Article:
Sep 19, 2016 11:10 PM GMT
It gets even better when she talks to the manager:
Art_Deco saidI do have to wonder why that garb. Perhaps something at school that day. I wonder what tribe and part of Africa.
But then I try not to become loud & confrontational in situations where I myself feel offended, or those with me. I quietly talk it out, work it through. I usually get better results with friendly reasoning, than hostile threats. The opposite generally seems to be the case, in my experience, when emotional & excitable straight women are involved, more than when men are. And regardless of skin color.
Men tend to be more introspective and reserved, a little more world-wise. For one thing they're not at home screaming at the kids all the time. Transposing that domestic approach into stores doesn't always work. Whereas the male response, typically to be more interested in solving the problem logically, efficiently, and amicably if possible, usually gets better results.
Not that there aren't male exceptions. But if I encounter them I just ignore & bypass them if I can. Not worth my time dealing with hopelessly immature brats.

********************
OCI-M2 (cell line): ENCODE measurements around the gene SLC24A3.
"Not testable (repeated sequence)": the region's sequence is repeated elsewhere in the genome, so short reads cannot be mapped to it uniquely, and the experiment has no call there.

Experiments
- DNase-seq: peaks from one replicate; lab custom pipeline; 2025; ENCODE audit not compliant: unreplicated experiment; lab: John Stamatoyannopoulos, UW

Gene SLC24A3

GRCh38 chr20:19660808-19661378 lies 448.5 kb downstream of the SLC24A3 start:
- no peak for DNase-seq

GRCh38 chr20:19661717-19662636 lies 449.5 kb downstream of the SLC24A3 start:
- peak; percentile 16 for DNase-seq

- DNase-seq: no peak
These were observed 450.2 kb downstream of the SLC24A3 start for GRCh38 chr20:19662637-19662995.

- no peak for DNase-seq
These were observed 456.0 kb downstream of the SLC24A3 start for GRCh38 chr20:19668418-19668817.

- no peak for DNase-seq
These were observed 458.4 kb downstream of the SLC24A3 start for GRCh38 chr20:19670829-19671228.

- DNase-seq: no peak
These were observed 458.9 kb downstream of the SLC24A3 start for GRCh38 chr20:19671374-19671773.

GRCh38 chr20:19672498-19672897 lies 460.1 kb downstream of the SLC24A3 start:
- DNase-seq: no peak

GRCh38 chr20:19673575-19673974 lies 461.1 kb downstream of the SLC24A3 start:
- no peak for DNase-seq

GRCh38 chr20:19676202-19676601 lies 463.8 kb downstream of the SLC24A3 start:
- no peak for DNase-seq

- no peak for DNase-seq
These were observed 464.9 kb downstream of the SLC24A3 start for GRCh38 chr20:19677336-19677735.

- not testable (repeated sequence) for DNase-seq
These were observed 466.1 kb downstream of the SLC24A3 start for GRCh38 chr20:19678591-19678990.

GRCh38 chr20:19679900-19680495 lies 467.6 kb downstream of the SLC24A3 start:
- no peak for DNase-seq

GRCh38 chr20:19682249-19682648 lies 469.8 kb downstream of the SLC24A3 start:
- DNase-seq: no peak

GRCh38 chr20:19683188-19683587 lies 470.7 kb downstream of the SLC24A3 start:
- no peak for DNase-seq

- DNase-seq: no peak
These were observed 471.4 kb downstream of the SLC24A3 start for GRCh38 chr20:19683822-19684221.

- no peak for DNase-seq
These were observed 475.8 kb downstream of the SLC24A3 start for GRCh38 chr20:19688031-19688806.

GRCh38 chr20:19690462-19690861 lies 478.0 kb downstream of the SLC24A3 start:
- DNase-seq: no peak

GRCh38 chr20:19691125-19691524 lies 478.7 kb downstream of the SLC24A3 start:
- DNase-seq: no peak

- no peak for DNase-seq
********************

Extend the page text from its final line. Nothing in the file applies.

Yes, if it truly was traditional African garb she would have done better to use the moment to teach about the country, tribe, and cultural significance of the outfit, but no, she chose to show herself for what she truly is: ill-breed, ignorant, low-class, foul-mouthed, stereotypical angry, black woman.
This was nothing more than a set up.
UMayNeverKnow saidshe chose to show herself for what she truly is: ill-breed, ignorant, low-class, foul-mouthed, stereotypical angry, black woman.
JackNNJ saidBitch be trollin.
The kids are right there and in every other sentence she uses the word fuck. Great example she's setting.
Imagine if they were Japanese, Chinese, Polish, Peruvian, etc. wearing traditional clothing from their ancestor's country, and how their parents would have reacted. Probably just ignored it, or more likely told the salesperson why they were dressed that way.